Environment Agency enforcement teams have been cracking down on illegal fishing during the first few weeks of the coarse fish close season.
Environment Agency enforcement teams have been busy cracking down on illegal fishing during the first few weeks of the coarse fish close season. Officers carried out more than 380 targeted patrols and found more than 70 people fishing on waters that are off-limits.
The close season is in place to help natural fish populations spawn so it is illegal to fish during this time on rivers and some protected still waters. For example, you can’t fish for coarse fish on any river in England and Wales from 15 March to 15 June.
An additional 55 other offences were detected during these patrols, with reports issued for unlicensed fishing and illegal traps seized. Illegal fishing potentially carries a criminal conviction and a fine of up to £50,000.
Sarah Chare, Head of Fisheries at the Environment Agency, said:
We are passionate about making fisheries and angling the best it can be in England. Patrols will continue throughout the close season, and beyond, to combat all types of illegal fishing.
The vast majority of anglers who fish legally deserve to see those who flout the law brought to account. To that criminal minority our message is clear; we won’t hesitate to take action to stop illegal fishing.
This work is just one part of the Environment Agency’s work to tackle illegal fishing. In partnership with the Angling Trust, Operation Clampdown, is running nationally with 240 volunteers trained to keep watch on their local waters and report incidents. The multi-agency initiative focusing on illegal fishing during the close season is now a national operation for the first time.
More police forces are joining the partnership against illegal fishing, with Operation Leviathan covering most of western England, and Operation Traverse focusing on the east. The Environment Agency also works in partnership with the police under the overarching National Wildlife Crime Unit initiative, called Project Poacher.
There are lots of still waters and canals open for those that want to wet a line. The Environment Agency is reminding anglers aged 12 and over that a licence is required on all waters. A full rod licence costs from just £27 (concessions available). You can buy your rod licence online from the Post Office, at your local Post Office or by phoning 0344 800 5386.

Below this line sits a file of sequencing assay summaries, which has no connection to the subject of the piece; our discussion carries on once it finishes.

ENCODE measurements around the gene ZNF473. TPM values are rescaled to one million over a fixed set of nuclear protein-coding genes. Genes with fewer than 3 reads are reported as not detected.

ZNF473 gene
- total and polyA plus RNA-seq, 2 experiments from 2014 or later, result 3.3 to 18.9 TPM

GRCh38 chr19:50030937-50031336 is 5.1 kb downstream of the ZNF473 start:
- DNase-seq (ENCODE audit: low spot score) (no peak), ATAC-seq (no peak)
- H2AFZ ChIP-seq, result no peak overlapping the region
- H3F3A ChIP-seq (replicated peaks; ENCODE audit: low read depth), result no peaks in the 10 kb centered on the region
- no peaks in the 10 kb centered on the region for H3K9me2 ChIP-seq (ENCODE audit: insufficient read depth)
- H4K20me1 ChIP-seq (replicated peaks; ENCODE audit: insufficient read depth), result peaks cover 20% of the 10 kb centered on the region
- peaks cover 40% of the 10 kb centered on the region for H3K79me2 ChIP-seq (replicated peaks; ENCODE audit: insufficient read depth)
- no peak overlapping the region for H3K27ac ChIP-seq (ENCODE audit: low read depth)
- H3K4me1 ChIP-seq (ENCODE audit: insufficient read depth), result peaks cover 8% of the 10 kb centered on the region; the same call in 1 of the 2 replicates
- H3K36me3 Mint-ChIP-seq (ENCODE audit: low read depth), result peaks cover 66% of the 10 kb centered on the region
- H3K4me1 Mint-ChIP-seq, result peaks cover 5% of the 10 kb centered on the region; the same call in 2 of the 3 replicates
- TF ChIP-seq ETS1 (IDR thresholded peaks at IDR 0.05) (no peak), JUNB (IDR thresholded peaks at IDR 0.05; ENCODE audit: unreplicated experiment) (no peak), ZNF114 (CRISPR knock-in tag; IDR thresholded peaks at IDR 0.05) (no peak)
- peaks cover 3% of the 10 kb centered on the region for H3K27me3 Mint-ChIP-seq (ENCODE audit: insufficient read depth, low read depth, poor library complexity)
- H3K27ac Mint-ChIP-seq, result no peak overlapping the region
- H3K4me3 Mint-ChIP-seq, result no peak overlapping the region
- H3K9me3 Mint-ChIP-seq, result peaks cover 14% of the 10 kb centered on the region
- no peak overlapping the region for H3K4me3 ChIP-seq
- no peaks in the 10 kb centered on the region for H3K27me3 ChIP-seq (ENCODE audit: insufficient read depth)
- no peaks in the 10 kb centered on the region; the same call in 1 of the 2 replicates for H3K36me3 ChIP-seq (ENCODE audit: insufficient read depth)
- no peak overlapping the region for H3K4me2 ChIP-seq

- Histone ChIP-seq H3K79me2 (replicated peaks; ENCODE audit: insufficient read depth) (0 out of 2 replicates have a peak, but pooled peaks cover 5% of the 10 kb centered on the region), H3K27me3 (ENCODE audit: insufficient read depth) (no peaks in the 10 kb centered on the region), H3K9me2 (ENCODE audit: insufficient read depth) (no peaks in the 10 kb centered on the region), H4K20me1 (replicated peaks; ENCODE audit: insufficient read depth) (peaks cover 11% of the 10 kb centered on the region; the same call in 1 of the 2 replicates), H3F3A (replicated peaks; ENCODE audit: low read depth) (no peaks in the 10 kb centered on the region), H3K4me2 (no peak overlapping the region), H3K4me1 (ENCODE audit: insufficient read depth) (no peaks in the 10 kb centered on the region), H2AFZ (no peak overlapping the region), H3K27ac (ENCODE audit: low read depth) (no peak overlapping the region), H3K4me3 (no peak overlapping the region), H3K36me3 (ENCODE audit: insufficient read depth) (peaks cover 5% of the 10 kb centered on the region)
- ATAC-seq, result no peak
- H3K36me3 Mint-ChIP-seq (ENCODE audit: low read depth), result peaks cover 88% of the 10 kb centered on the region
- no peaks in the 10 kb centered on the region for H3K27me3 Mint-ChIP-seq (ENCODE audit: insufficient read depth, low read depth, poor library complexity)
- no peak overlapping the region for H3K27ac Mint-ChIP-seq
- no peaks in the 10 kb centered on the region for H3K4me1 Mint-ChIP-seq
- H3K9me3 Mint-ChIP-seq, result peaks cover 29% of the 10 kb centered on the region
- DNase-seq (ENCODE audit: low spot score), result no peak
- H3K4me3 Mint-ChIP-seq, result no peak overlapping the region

Money from rod licence sales is invested in England’s fisheries, and is used to fund a wide range of projects to improve facilities for anglers including; protecting stocks from illegal fishing, disease, restoring fish stocks through restocking, eradicating invasive species, and fish habitat improvements. Rod licence money is also used to fund the Angling Trust to provide information about fishing and to encourage participation in the sport.
To help tackle unlicensed and illegal fishing the Environment Agency urges anyone to report incidents by calling the Environment Agency Incident Hotline on 0800 80 70 60 or anonymously to Crimestoppers on 0800 555 111.
The money raised through rod licence sales is invested directly in fisheries work that benefits all anglers. The Environment Agency either spends that money directly or through their partners the Angling Trust to deliver projects to maintain and improve the health of fish and to establish an infrastructure to develop the sport of angling across England. Locally this means, protecting fish stocks through permitting and regulation.
The coarse fish close season from 15 March until 15 June, inclusive, on rivers, streams, drains, some canals and specified still waters. Information on close seasons and other byelaws can be found here. If you want to continue to fish while the coarse season is closed you can visit many stillwaters and canals, depending on landowner agreement.